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Documentary on Battle for Manila is remembrance, reminder

/ 12:10 AM February 10, 2015

ZENEIDA “Nini” Quezon Avanceña (right), daughter of Philippine Commonwealth President Manuel Luis Quezon is greeted by Roberto de Ocampo.

For the people involved in the documentary “Manila 1945: The Rest of the Story” and its companion piece, the special commemorative book of the same title, the projects are as much about remembrance of the past as a reminder to present and future generations.

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They particularly want to bring the message to today’s young, hooked on video and computer games, that war is not fun and entertaining. It is vicious, tragic, destructive and deadly.

Produced with the support of the Philippine Veterans Bank (PVB), “Manila 1945: The Rest of the Story” is, as the title suggests, a continuation of a narrative. It is a sequel to an earlier production, “Manila 1945: The Forgotten Atrocities.”

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The documentary and book were formally launched to mark the 70th year of the Battle for Manila during World War II (WWII), when Allied Forces came to retake the Philippines from the Japanese invaders.

At the launch at the session hall of the old Legislative Building, which is now part of the National Museum complex, speakers called attention to the unfortunate “collective amnesia” that seemed to afflict today’s Filipinos, seven decades removed from that dark chapter in Philippine history when no one, not even children, was safe from the brutality of an invading force that saw the inevitable end of its control of a prized possession.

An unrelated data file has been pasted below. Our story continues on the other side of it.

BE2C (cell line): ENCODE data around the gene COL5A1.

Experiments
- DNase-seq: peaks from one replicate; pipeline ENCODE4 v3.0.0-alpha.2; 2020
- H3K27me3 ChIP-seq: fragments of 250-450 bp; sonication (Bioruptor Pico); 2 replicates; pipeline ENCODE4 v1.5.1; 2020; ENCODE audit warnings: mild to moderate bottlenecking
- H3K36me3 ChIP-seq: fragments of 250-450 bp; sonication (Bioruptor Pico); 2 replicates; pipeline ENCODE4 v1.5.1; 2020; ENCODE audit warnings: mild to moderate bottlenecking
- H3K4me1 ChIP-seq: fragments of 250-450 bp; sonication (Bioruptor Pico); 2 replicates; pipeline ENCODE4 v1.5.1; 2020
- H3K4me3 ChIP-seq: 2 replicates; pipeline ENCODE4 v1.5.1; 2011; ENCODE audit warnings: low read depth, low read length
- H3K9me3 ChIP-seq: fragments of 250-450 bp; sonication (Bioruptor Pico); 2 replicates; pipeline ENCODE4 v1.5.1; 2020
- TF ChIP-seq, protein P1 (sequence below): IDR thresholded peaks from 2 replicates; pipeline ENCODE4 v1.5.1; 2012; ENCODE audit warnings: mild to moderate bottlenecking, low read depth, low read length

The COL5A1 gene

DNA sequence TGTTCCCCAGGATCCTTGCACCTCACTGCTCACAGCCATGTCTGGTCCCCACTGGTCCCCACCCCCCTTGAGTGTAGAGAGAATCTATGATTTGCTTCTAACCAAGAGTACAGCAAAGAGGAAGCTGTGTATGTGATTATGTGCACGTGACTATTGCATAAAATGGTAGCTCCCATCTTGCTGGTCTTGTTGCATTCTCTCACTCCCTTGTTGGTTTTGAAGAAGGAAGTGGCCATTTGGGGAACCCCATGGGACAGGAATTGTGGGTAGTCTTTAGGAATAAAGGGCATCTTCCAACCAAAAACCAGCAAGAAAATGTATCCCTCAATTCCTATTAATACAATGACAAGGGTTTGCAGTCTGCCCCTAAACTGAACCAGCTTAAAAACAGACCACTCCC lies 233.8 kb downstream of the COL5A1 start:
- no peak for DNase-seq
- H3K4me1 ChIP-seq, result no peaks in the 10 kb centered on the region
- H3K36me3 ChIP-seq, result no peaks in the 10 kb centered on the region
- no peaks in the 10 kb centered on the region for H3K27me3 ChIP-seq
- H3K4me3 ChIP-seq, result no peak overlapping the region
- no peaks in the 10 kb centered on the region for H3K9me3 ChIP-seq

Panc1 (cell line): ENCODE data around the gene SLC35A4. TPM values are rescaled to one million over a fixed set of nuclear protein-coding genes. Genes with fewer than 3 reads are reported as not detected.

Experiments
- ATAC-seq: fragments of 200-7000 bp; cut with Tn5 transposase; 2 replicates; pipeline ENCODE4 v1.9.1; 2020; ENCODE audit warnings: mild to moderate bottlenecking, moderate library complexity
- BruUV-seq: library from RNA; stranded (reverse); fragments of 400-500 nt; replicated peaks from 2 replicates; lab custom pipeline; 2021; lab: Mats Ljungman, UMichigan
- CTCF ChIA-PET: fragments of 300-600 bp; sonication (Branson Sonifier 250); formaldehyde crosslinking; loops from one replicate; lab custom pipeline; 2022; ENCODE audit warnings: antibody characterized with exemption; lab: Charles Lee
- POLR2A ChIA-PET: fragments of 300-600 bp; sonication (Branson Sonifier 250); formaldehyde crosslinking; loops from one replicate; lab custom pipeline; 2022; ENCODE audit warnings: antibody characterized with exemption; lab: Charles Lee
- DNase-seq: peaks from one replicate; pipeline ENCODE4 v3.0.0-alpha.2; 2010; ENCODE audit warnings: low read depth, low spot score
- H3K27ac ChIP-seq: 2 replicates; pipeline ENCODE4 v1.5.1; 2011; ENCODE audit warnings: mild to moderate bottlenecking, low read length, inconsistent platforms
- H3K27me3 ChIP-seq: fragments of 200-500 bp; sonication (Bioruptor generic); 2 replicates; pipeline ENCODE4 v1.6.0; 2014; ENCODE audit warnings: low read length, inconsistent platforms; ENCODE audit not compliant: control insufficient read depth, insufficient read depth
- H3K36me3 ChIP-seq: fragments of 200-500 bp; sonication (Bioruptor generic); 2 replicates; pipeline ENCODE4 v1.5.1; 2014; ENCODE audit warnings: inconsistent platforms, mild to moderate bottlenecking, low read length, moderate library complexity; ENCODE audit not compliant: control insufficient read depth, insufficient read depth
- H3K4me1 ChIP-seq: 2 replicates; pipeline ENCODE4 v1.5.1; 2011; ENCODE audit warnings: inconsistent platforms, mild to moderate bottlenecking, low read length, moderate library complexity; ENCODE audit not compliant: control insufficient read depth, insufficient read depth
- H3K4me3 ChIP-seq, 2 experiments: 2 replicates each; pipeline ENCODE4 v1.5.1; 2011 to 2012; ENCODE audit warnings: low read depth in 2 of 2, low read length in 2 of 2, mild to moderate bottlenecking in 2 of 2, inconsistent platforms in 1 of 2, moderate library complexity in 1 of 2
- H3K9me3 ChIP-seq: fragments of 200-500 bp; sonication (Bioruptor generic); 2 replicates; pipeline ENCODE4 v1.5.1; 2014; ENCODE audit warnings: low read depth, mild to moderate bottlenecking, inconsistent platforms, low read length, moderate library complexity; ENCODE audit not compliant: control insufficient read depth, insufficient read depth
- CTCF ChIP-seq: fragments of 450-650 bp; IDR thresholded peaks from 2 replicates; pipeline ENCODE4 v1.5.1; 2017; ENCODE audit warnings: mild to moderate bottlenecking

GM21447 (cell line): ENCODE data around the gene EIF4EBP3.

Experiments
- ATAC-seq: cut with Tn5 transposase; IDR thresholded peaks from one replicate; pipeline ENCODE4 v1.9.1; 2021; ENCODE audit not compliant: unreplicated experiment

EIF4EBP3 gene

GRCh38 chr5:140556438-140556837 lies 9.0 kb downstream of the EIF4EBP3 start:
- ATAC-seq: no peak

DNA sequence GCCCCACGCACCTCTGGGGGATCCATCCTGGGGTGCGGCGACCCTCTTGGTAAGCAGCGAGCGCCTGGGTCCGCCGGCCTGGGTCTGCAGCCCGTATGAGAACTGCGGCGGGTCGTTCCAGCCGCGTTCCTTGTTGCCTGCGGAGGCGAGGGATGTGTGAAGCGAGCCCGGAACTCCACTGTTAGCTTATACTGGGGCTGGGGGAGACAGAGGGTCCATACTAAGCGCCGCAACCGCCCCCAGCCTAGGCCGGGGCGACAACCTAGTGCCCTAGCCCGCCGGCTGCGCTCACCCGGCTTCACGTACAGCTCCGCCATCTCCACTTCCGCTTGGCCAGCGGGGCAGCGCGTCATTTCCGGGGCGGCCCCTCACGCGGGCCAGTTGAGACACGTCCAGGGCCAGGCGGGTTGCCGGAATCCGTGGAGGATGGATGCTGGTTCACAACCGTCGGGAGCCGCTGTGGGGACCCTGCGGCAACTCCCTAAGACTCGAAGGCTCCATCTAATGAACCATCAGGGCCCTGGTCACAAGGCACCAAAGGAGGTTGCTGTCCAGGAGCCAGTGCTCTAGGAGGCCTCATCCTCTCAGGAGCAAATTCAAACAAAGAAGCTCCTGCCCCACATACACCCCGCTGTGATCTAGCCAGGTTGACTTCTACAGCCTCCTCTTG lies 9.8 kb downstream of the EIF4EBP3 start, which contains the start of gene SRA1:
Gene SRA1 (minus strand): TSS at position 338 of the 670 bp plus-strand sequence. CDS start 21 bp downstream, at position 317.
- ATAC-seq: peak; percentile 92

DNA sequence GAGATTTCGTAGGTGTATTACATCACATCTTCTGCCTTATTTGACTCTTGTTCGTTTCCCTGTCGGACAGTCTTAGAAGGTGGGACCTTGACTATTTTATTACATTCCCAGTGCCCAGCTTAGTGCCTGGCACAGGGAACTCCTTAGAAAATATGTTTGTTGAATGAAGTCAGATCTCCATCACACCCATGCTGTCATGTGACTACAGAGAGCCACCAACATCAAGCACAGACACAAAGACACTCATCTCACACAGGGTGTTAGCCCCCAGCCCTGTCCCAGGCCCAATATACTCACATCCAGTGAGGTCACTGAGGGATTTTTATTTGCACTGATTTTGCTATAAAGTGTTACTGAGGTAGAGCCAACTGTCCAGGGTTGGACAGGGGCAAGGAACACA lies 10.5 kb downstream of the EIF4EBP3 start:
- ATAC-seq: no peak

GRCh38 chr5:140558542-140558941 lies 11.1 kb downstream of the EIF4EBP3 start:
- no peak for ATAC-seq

To “cure” the problem, the film, which had Sylvia Lichauco-de Leon as executive producer and Mai Guillermo as producer, will go on a road show in universities and colleges nationwide.

First stop is the Far Eastern University (FEU), where it will be shown on Feb. 20, 2 p.m. Miguel Villa-Real, PVB vice-president for corporate communications and social affairs, said FEU’s history department was organizing a symposium with filmmakers Peter Parsons and Lucky Guillermo of Spyron-AV Manila as resource persons.

Being arranged is a screening at the De La Salle University Manila after the FEU event.

 (CLOCKWISE, from top left) Robert Hansen, Michael Charleston “Xiao” B. Chua, Bernard Karganilla, Col. Armando Gatmaitan,  Dr. Augusto V. de Viana, Jose Antonio Custodio, Roderick Hall, Edgar Krohn Jr., James T. Litton, Jose, Emmanuel de Ocampo, Ambassador Juan Miguel Rocha, Roberto de Ocampo, Guillermo, Parsons, Dr. Benito J. Legarda Jr. and Nathan Logroño

Historical vacuum

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Guillermo, in the Editor’s Note for the book, published by PVB and AV Manila Creative, said, “The question we face today is how this massive atrocity could be so totally erased from a country’s memory. Three generations of Filipinos have grown up in an historical vacuum. Many young people do not accept that Japanese behaved as badly as they did during the occupation of the country, culminating in the frenzied, often gleeful kill-fest of the Battle of Manila.”

Retired Col. Emmanuel V. de Ocampo, PVB chair emeritus and president of the Veterans Federation of the Philippines, in his introduction to the book, lamented “that today’s generation has scant knowledge of what really happened during those four harrowing years from 1941 when war first reached the Philippines until the 1945 liberation. Our school textbooks’ retelling of WWII are now nothing more than figures and dates to be reviewed for tests while the more important lessons of freedom, patriotism and perseverance are now lost [on] or forgotten [by] our youth.”